Thursday, September 27, 2012

My Gaming: Sandbox Update

Warning: My players should skip this post.

I'm no game designer, but I've felt like one lately as I try to wrap my head around the dynamics of my sandbox Pathfinder game. I wrote about it in March and we've been playing over six months. Here's an update on how some of the sandbox game conceits have been working.

Preparation. I put in three months of design time into my world, including writing over 500 pages of setting material and mini adventures. So of course, I'm fully prepared and don't need to write anything else, correct? It's true I wouldn't have needed to do that, but I've found myself adding even more detail, more side quests, more adventures as the party progresses. Their wonder in exploring my world entices me to add more wonder.

The adding wonder as you move forward is how it's supposed to work; the heavy prep is what most sandbox designers discourage. This week I compiled my fourth book, mostly of adventures in a region the size of my palm on a map that takes up my dining room table. I did this mostly because I got tired of the various manila folders of material floating around the house. So my best answer is: If you're disciplined, don't over prepare. If you gain enjoyment from the process of creating new content, you are in for a treat.

Character Levels. I'm playing with an old school rule that nothing is free, especially levels and travel. When they travel, there are always the possibilities for random encounters unless they've thoroughly explored and cleared a region. As for levels, everyone starts at first. This worked well initially, until the spread got too large. In that case, I ran a couple side sessions to raise up the newbs. After that, it was possible to have game between a party of disparate levels.

That said, the play style is different, as in the low level guys occasionally hide behind the skirts of the more powerful characters as they progress (faster) to the higher levels. If as a player, you're not on board with this conceit, possibly being younger and having never played in that old-school style, or you're a power gamer, you might describe this as "not fun." I can report to you that it's possible, but the "not fun" element had me give in on this issue recently and accelerate the new player experience progression. "Not fun" is not an acceptable state for a game.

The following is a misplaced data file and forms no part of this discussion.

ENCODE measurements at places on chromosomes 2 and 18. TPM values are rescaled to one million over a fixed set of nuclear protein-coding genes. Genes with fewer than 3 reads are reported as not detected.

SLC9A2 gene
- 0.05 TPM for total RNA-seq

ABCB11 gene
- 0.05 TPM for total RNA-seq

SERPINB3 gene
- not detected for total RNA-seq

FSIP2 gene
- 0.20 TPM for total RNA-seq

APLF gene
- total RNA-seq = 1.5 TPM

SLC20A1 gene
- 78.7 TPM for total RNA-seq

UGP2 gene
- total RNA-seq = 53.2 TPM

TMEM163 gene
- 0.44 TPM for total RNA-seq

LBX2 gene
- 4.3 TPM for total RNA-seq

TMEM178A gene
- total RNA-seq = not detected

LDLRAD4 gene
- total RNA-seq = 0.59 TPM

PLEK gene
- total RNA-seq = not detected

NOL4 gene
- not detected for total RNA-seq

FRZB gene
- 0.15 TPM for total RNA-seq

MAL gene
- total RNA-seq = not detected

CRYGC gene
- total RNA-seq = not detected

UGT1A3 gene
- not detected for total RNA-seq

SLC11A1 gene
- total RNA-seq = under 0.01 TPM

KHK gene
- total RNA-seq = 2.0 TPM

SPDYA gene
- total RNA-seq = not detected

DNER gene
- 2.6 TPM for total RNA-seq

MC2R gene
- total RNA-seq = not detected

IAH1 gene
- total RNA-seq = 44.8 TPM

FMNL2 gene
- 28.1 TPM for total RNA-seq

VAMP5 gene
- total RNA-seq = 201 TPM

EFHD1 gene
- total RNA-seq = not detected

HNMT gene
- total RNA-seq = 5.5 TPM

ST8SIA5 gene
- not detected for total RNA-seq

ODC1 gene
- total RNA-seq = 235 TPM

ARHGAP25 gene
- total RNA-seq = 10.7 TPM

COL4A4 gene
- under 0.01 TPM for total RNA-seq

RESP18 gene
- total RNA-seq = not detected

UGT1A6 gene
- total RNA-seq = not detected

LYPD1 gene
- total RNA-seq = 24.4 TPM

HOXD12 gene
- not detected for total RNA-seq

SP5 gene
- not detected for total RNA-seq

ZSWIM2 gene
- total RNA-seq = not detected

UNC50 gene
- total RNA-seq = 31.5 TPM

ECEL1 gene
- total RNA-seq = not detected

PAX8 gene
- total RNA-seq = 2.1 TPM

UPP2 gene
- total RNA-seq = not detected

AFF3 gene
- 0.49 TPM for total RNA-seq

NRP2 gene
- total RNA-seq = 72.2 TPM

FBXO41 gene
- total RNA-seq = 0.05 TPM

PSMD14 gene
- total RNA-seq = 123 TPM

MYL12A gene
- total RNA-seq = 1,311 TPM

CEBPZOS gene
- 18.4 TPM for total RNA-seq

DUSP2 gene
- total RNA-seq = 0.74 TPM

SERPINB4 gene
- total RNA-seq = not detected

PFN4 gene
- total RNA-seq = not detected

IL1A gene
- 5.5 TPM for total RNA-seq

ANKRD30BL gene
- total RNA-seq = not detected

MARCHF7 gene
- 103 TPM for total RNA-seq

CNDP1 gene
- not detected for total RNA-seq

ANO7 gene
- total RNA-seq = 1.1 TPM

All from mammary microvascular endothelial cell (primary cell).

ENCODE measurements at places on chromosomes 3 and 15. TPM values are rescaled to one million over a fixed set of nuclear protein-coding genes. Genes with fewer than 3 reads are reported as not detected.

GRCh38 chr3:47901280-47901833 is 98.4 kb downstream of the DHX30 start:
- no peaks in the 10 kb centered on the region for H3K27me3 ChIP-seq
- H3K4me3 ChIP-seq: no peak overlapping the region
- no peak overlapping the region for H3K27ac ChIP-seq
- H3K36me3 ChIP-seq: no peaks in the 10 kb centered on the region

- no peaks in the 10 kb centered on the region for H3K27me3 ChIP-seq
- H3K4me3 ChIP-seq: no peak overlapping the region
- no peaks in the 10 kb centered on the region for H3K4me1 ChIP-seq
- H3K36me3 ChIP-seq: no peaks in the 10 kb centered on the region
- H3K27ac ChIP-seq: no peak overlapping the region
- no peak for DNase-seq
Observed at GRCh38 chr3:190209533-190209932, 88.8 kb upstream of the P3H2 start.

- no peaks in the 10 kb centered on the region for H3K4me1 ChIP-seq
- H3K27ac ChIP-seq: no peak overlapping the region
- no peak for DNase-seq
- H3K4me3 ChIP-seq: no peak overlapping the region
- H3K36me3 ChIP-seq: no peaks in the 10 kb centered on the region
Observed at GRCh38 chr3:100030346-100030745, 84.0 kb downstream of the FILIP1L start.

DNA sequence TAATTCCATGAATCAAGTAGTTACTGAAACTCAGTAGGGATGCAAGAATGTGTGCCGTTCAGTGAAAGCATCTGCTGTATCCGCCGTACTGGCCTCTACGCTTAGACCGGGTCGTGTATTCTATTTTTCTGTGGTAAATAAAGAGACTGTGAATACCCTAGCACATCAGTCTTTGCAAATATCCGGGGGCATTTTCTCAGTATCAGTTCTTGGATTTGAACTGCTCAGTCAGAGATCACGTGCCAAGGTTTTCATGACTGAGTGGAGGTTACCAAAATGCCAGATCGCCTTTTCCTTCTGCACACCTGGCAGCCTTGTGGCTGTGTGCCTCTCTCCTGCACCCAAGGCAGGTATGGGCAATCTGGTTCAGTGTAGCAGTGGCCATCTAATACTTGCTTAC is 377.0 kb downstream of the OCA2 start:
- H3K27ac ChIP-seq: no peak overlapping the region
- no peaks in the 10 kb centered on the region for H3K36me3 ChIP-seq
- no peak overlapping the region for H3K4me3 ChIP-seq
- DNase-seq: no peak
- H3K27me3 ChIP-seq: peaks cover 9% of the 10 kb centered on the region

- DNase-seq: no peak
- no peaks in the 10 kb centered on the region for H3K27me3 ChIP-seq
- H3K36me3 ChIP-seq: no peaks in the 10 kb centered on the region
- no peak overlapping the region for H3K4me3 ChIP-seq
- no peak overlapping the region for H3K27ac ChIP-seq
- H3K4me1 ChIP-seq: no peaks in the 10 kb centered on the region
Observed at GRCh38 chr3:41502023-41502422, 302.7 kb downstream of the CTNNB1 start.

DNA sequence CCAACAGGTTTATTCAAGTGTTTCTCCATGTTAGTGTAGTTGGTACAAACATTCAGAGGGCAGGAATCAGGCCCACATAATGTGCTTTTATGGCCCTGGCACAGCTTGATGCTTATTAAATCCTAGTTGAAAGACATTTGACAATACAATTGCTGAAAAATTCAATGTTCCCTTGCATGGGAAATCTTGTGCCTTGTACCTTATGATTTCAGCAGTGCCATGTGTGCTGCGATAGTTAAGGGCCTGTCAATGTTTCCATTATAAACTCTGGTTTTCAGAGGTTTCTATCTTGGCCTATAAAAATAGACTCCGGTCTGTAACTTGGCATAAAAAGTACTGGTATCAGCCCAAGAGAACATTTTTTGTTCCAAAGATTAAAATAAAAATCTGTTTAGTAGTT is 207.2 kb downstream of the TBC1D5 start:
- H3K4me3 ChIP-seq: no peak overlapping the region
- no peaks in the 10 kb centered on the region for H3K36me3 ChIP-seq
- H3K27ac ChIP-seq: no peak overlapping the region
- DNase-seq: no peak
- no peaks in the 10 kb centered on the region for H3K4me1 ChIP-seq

Area explored after six months, 8 hours/month (not pretty, but effective)

No Encounter Levels. This has not proven to be a problem, as the group regularly discusses whether a threat is within their ability to defeat or not. There are several places they've avoided going because they don't feel capable yet, including the sea. They acquired a ship on their first day out, something I wasn't expecting, and quickly learned if they had a capable crew, that crew would be just as capable of taking the ship from them and tossing them over the side.

Also, random encounters and other encounters not of their choosing feel much deadlier. There are often cries of "we're not worthy" when they're getting pummeled by a powerful monster they've accidentally come across. So far, no casualties. Another conceit is I roll all dice in front of them, so give them the credit for that.

Finally, they've been able to over prepare for bigger threats. They acquired that previously mentioned ship by convincing the town guard that a few men would go a long way to taking out the smugglers plaguing the town. They took out a tribe of satyrs with the help of a squad of elven archers, acquired by convincing the elf king of their shared enemy. They also brought along a clockwork golem they liberated from a shipwreck. There are ways to bring it to the bad guys beyond the typical 4-5 character party of identical level. In some ways, if they know in advance, the party is determining the threat level (but this is rare).

Encounter Structure. Regardless of the power level, one thing I learned is encounters need to have a traditional structure. There needs to be leaders, spell casters, some mid-level mooks, and then the low level fodder. Otherwise, the encounter epically sucks. Every encounter should be broken out like this. We did a satyr encounter where their spellcaster leader was away on business with the big bad guy, a fine plot point, but a couple dozen mid-level mooks, that all do the same thing, didn't stand a chance once the encounter was dialed in by the party. Without support from a leader, they could run or die, but being Pathfinder, this happened in slow motion over a couple hours. This was a really boring encounter derived from weeks of build up. Don't do that.

Regional Power. One thing that has worked well, something I'm told that's used in video game design, is the conceit that the more powerful stuff is farther away. There's a rational reason for this. Civilization wouldn't have survived or tolerated nasty monsters close by. That said, as the party gains levels, there are other lower level regions they've skipped that will need to be buffed to make them interesting (breaking my design rules), left alone to make it a cake walk (boring), or saved for later with another party. In other words, because I over-prepared, I have too much content. There is plenty of higher powered stuff for them to do, but not being a campaign, there is far more low to mid level stuff waiting out there. There may be entire regions they just "acquire" without a fight, if they eventually take the place over. That's not a bad story element, but it sucks if you spent weeks designing that acquired space. As other sandbox GMs have suggested, feel free to recycle.